There were always very divergent and contradictory understandings of how and on what basis it would be possible to advance the communist movement in the conditions existing at the time, and precursors existed of what have now developed into the incorrect lines evident in the international communist movement today. In retrospect we can see even more clearly the importance of the work that Bob Avakian had begun of interrogation and evaluation that would eventually come together in what is now the new synthesis. Bob Avakian's work Conquer the World?, the International Proletariat Must and Will represented a particular nodal point in this process. In this work Avakian began summing up the experience of proletarian revolution from the period of Marx up through the coup d'etat in China.11 In contrast to this, others tried to resolve the defeat by getting Maoism ''back on the map'' sidestepping the crucial task of addressing the significance of Mao Tsetung's greatest contribution to the science of MLM and the actual synthesis that had been achieved.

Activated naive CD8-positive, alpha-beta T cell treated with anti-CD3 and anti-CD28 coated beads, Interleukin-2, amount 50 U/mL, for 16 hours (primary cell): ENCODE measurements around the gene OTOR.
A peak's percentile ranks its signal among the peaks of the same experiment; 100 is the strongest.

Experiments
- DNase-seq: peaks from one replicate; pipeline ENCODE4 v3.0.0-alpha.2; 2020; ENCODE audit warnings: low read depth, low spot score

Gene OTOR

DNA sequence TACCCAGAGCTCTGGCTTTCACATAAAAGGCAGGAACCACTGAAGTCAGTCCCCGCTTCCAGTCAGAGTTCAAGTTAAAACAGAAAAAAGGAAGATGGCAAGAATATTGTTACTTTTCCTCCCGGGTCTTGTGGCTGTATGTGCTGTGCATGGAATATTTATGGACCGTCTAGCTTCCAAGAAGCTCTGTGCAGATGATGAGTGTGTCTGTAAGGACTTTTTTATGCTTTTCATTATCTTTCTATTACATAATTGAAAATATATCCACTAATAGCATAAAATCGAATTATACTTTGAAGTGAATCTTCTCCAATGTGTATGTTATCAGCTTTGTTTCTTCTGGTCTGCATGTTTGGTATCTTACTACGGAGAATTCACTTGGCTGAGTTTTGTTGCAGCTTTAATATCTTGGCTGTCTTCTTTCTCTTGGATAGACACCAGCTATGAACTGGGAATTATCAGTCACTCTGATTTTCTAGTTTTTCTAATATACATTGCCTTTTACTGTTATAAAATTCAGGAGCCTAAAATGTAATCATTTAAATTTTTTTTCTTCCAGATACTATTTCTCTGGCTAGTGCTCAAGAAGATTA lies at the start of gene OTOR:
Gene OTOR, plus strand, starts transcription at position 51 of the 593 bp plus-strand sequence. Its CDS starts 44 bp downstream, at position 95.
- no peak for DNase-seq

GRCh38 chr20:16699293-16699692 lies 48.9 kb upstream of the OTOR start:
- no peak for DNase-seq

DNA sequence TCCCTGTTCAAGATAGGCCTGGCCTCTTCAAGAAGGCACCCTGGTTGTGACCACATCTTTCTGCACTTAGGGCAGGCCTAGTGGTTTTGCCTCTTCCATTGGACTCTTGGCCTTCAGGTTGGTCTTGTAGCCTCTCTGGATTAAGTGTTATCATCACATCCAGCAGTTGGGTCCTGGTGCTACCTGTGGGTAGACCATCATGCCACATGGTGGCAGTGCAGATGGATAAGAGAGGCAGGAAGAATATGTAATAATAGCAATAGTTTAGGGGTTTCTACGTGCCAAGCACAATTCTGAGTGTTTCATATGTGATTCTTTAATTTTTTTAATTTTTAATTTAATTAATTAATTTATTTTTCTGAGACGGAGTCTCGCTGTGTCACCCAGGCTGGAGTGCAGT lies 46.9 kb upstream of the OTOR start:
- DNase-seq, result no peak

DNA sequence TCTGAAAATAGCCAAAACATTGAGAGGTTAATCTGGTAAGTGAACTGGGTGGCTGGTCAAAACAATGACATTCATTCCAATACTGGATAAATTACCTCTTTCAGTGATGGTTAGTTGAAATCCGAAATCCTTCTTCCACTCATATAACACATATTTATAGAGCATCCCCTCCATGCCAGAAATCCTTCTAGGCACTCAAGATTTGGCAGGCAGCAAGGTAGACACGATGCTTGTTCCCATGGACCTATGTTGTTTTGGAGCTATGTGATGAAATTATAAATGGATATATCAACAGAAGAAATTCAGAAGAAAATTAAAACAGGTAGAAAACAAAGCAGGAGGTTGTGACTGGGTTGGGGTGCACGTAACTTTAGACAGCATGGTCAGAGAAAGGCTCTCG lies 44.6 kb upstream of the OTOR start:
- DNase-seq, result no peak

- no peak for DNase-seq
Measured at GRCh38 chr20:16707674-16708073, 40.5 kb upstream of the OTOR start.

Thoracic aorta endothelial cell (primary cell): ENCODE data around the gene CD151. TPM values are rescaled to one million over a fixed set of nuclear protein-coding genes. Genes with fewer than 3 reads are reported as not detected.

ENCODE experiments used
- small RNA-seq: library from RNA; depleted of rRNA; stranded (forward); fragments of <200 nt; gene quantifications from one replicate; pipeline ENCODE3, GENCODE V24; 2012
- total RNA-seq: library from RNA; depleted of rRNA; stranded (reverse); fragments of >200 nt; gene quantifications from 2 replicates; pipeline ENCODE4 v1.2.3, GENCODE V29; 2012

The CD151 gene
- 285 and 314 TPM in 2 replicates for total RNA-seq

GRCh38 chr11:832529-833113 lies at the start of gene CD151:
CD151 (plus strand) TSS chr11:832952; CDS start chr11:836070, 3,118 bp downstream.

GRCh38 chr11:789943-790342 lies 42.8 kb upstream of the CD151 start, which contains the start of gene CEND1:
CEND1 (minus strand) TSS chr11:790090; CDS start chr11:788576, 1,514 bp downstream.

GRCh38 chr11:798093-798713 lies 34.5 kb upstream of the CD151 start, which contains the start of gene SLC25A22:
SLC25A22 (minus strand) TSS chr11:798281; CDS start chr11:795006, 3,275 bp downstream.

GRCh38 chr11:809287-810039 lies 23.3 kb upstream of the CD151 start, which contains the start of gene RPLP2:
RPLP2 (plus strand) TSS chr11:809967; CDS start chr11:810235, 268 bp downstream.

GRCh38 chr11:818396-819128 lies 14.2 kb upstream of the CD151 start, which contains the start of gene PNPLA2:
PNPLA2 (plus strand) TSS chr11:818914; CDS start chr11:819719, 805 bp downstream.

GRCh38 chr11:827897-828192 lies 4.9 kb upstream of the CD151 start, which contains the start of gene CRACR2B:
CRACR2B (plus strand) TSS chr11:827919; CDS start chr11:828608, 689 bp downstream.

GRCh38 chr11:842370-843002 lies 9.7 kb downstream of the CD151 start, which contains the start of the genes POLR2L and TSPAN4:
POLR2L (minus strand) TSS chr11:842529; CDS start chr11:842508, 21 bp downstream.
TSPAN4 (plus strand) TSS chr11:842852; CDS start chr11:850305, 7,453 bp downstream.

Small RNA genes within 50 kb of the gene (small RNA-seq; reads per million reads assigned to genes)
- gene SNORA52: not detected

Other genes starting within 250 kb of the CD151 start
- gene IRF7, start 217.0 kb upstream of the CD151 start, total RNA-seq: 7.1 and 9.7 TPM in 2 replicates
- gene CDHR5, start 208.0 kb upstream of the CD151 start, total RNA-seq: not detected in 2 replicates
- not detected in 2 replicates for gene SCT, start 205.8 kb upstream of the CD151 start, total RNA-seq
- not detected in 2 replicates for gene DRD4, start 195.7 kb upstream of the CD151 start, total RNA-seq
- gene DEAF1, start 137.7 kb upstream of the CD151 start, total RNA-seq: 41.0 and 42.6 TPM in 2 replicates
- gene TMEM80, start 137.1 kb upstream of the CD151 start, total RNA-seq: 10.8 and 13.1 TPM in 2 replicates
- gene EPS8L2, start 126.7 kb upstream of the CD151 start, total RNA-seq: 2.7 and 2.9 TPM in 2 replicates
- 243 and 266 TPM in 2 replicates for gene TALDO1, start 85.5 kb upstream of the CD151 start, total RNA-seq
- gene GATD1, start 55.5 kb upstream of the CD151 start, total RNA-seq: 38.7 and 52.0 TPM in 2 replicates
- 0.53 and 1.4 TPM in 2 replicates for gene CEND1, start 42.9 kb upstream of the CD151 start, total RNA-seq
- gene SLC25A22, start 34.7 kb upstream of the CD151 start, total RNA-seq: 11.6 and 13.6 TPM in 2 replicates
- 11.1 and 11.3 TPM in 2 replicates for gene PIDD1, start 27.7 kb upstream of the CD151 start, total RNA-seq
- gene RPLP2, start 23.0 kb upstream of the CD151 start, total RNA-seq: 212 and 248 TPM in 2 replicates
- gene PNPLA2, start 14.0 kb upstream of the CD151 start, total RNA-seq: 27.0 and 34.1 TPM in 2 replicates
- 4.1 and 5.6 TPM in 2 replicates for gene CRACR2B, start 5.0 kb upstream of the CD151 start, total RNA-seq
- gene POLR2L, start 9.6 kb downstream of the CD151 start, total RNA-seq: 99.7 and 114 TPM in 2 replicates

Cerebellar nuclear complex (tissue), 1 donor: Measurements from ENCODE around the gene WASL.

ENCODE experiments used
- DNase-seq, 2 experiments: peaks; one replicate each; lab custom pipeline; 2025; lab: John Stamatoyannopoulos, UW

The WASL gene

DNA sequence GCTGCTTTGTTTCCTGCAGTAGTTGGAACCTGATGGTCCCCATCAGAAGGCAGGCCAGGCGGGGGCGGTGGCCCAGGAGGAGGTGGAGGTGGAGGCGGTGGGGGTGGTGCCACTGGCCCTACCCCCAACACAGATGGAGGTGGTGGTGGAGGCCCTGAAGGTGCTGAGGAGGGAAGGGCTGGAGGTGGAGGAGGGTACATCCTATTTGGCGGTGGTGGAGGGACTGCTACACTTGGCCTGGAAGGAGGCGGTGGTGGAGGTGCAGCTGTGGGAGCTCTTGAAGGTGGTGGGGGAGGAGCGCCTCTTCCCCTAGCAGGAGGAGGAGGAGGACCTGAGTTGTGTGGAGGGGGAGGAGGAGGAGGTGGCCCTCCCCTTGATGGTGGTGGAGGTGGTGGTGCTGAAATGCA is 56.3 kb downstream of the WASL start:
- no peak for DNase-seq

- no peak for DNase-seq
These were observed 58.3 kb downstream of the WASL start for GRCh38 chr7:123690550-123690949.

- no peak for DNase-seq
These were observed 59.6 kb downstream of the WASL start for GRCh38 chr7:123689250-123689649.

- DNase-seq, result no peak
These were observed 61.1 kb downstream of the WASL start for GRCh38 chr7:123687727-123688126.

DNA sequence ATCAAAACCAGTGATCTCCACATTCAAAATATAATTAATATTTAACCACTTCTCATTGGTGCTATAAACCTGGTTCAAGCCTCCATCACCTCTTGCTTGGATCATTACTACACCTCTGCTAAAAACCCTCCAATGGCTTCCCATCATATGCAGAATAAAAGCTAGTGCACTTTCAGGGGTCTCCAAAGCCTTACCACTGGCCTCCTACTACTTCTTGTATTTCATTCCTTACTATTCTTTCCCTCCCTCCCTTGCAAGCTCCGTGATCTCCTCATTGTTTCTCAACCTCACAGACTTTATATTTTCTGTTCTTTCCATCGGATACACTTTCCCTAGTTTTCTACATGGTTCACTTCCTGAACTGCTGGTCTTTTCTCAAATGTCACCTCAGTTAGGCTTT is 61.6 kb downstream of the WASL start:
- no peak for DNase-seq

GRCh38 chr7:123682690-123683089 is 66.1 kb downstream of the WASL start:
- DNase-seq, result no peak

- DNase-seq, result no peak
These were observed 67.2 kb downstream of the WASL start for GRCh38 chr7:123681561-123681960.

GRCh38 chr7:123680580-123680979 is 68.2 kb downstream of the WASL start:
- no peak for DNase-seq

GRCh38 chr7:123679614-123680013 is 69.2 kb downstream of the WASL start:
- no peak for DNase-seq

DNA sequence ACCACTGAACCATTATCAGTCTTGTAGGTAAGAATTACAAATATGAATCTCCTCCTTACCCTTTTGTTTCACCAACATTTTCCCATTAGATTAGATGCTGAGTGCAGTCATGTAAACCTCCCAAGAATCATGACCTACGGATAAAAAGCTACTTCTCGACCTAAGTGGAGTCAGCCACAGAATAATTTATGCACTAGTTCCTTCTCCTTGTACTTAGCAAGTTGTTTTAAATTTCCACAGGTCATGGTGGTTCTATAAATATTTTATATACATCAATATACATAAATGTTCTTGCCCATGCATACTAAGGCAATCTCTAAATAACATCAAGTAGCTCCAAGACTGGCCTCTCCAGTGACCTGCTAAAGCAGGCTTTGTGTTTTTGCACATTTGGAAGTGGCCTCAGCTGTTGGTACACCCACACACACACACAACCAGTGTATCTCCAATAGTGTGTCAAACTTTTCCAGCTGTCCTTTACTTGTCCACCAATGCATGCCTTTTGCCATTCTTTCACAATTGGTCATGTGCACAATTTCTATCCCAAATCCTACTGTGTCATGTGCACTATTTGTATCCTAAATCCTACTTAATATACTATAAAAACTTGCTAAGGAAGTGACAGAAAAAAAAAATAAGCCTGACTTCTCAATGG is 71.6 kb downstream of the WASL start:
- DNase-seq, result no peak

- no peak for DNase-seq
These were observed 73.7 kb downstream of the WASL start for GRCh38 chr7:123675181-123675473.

Nevertheless, despite existing differences, a generally correct and guiding understanding was spelled out in the Declaration of the RIM and guided the work of its leading Committee, even though there were differences and struggles within the CoRIM on major points of line throughout this period. Most especially, the Declaration was based upon the recognition of Mao Tsetung's great development of Marxism in many spheres, especially his breakthrough analysis of the contradictions remaining in socialist society; the re-emergence of a capitalist class from within these contradictions, headquartered in the Communist Party itself; and the need to continue to carry on the proletarian revolution throughout the whole period of socialist transformation toward overcoming the birthmarks of the old capitalist society and achieving communism. The regroupment of revolutionary communist forces determined to carry forward the great achievements of the communist revolution and especially to go forward along the path charted by Mao Tsetung was a powerful rejoinder to the reactionary chorus of the death of communism and an important factor in strengthening the hopes and confidence in the future of the communist cause at a very dark hour.